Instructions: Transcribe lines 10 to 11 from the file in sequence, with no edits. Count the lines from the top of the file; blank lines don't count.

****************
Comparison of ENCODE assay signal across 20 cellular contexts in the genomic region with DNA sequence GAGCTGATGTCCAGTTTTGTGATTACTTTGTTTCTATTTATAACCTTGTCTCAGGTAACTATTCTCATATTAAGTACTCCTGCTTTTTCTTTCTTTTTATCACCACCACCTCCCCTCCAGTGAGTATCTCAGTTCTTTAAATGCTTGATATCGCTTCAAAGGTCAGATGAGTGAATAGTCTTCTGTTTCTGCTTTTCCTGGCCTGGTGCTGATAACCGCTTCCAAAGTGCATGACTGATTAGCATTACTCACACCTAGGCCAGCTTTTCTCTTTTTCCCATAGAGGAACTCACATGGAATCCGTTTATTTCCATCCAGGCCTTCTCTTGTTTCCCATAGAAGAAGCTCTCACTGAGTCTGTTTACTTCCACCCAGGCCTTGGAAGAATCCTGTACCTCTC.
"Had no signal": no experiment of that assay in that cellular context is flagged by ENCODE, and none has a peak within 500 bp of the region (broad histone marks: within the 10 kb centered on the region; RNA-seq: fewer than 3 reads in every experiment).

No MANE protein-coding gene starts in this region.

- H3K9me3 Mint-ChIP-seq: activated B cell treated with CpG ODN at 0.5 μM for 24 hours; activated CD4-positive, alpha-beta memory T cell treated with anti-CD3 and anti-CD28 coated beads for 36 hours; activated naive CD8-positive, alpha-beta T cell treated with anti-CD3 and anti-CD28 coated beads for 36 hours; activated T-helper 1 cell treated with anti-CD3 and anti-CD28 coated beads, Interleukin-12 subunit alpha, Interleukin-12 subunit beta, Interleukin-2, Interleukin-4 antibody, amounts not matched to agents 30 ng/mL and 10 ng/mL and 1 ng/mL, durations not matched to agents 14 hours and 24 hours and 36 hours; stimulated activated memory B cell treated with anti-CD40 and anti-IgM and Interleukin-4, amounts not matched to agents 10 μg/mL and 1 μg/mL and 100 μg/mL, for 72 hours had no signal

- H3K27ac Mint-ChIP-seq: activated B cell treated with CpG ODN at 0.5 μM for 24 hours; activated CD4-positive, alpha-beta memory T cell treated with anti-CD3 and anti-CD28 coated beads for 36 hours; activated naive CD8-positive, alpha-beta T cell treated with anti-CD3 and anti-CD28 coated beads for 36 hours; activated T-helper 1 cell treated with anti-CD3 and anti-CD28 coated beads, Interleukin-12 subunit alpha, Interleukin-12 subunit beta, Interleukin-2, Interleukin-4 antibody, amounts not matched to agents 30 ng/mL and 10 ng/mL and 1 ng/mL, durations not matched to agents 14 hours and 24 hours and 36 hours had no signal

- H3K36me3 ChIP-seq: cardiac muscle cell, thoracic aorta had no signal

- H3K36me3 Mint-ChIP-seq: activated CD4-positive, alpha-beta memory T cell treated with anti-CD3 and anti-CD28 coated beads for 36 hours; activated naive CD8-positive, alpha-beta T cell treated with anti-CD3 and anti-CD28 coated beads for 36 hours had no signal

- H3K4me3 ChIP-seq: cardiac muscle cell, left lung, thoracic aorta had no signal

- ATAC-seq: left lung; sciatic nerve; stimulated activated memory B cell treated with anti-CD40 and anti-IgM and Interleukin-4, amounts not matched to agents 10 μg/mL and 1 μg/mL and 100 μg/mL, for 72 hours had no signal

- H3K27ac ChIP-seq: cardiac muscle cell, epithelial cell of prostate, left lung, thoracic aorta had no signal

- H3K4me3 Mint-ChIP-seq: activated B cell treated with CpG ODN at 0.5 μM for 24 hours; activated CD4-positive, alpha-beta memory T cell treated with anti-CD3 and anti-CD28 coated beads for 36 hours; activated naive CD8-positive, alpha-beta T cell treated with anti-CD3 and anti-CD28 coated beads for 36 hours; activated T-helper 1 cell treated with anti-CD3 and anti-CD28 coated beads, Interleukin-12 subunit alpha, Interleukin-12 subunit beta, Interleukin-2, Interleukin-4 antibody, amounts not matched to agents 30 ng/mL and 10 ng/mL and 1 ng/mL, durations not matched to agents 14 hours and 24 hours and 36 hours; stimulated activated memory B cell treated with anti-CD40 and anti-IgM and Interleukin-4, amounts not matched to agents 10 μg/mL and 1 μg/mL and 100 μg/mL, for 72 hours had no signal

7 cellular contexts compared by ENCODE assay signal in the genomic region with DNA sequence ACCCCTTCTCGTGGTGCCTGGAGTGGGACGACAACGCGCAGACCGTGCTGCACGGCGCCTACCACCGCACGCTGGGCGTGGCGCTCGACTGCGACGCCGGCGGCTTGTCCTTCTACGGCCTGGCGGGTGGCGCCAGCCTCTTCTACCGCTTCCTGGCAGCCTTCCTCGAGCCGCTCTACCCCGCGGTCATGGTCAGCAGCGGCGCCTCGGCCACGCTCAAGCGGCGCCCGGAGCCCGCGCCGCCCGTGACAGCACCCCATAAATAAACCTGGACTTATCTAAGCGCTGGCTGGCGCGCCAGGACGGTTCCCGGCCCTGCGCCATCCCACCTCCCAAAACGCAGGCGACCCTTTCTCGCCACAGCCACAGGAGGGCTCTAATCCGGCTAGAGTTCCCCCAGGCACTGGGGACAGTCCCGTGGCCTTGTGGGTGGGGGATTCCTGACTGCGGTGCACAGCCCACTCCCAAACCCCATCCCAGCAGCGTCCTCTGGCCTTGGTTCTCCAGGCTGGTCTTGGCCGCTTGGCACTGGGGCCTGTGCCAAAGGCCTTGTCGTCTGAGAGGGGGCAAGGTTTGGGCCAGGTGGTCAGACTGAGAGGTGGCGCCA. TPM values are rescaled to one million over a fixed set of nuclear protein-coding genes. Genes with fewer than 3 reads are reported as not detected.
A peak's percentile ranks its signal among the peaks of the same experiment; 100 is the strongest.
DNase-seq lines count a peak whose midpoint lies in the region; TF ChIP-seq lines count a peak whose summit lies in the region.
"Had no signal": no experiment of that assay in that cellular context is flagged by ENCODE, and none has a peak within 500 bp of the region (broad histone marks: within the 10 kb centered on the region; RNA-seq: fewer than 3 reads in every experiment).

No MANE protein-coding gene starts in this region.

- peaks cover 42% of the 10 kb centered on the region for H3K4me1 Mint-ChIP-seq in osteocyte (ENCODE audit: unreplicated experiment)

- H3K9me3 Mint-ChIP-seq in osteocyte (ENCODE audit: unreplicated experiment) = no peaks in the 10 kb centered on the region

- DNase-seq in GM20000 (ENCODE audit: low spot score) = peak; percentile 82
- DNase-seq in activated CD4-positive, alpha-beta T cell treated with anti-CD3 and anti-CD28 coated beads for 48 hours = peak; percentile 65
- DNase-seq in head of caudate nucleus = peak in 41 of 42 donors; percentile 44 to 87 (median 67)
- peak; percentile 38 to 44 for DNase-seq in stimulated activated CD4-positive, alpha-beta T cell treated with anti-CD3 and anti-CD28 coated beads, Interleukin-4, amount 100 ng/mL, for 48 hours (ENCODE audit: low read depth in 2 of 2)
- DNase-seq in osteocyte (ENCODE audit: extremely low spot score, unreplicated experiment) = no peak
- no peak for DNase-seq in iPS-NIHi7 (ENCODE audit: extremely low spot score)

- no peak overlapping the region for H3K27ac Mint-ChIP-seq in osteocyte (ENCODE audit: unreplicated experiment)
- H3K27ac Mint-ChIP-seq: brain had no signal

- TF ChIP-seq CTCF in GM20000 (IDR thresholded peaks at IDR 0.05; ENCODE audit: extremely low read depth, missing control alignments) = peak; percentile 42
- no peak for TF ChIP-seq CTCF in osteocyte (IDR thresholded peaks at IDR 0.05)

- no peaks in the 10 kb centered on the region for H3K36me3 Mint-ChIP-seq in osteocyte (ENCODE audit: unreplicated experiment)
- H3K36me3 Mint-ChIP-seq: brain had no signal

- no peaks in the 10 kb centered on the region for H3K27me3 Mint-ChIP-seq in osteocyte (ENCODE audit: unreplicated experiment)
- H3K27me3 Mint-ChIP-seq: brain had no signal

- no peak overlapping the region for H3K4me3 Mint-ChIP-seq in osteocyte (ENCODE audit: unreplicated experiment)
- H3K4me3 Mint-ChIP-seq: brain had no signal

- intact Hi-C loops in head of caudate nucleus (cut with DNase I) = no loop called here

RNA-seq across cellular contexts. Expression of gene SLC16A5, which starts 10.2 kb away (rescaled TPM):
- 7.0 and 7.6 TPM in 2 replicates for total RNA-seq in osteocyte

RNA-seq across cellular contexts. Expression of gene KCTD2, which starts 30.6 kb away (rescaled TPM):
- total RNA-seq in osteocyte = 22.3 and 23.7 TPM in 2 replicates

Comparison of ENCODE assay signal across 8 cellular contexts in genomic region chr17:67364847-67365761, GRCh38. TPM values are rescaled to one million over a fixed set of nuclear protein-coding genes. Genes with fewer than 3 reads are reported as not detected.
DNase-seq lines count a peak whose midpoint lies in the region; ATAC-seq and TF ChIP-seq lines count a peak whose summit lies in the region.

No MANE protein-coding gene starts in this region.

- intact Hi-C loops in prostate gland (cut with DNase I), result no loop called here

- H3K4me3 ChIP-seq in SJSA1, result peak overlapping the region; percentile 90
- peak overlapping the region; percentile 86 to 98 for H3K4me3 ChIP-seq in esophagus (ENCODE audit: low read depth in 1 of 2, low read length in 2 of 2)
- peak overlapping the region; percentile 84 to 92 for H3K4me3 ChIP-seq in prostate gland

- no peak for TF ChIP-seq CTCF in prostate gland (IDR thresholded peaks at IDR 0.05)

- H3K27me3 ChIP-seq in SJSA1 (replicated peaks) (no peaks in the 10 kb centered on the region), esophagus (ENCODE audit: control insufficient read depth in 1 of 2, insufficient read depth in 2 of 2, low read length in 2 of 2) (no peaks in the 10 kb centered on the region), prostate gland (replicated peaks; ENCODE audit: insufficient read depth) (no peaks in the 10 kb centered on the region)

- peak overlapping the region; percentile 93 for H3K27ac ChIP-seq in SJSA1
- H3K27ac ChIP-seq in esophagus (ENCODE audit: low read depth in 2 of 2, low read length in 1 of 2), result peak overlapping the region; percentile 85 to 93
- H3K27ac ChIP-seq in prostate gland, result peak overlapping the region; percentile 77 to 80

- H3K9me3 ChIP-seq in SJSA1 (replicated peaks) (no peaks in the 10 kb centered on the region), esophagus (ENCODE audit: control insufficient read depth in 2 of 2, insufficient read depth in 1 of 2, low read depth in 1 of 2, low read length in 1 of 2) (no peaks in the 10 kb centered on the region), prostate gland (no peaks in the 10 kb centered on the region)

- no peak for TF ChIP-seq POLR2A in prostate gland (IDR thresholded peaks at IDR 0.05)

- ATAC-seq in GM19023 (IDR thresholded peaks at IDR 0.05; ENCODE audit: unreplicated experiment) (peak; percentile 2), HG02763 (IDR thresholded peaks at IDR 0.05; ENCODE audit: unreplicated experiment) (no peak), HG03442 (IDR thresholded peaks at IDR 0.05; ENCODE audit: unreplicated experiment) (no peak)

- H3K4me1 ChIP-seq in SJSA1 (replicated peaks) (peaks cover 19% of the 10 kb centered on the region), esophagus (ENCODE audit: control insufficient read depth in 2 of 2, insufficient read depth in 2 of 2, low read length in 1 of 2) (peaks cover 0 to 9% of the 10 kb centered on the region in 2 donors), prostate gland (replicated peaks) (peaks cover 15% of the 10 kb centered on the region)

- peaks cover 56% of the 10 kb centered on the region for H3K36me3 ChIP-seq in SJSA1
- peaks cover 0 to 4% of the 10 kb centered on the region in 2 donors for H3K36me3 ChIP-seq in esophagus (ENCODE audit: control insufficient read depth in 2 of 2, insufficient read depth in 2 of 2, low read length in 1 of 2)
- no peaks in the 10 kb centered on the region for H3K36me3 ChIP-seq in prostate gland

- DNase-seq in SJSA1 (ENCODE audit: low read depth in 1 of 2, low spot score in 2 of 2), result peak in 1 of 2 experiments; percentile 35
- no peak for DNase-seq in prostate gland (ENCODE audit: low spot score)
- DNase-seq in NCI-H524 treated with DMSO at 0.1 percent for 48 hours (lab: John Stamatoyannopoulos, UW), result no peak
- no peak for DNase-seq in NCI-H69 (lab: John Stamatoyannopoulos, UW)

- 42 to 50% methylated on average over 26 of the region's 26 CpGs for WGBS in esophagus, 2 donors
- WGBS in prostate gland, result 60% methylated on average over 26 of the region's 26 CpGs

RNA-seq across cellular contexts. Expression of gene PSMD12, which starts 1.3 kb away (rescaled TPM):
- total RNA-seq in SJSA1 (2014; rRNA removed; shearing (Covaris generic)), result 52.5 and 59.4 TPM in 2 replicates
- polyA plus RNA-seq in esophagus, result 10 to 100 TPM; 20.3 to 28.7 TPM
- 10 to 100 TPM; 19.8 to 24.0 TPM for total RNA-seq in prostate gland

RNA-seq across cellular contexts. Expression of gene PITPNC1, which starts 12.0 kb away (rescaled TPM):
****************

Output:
- H3K27ac ChIP-seq: cardiac muscle cell, epithelial cell of prostate, left lung, thoracic aorta had no signal

- H3K4me3 Mint-ChIP-seq: activated B cell treated with CpG ODN at 0.5 μM for 24 hours; activated CD4-positive, alpha-beta memory T cell treated with anti-CD3 and anti-CD28 coated beads for 36 hours; activated naive CD8-positive, alpha-beta T cell treated with anti-CD3 and anti-CD28 coated beads for 36 hours; activated T-helper 1 cell treated with anti-CD3 and anti-CD28 coated beads, Interleukin-12 subunit alpha, Interleukin-12 subunit beta, Interleukin-2, Interleukin-4 antibody, amounts not matched to agents 30 ng/mL and 10 ng/mL and 1 ng/mL, durations not matched to agents 14 hours and 24 hours and 36 hours; stimulated activated memory B cell treated with anti-CD40 and anti-IgM and Interleukin-4, amounts not matched to agents 10 μg/mL and 1 μg/mL and 100 μg/mL, for 72 hours had no signal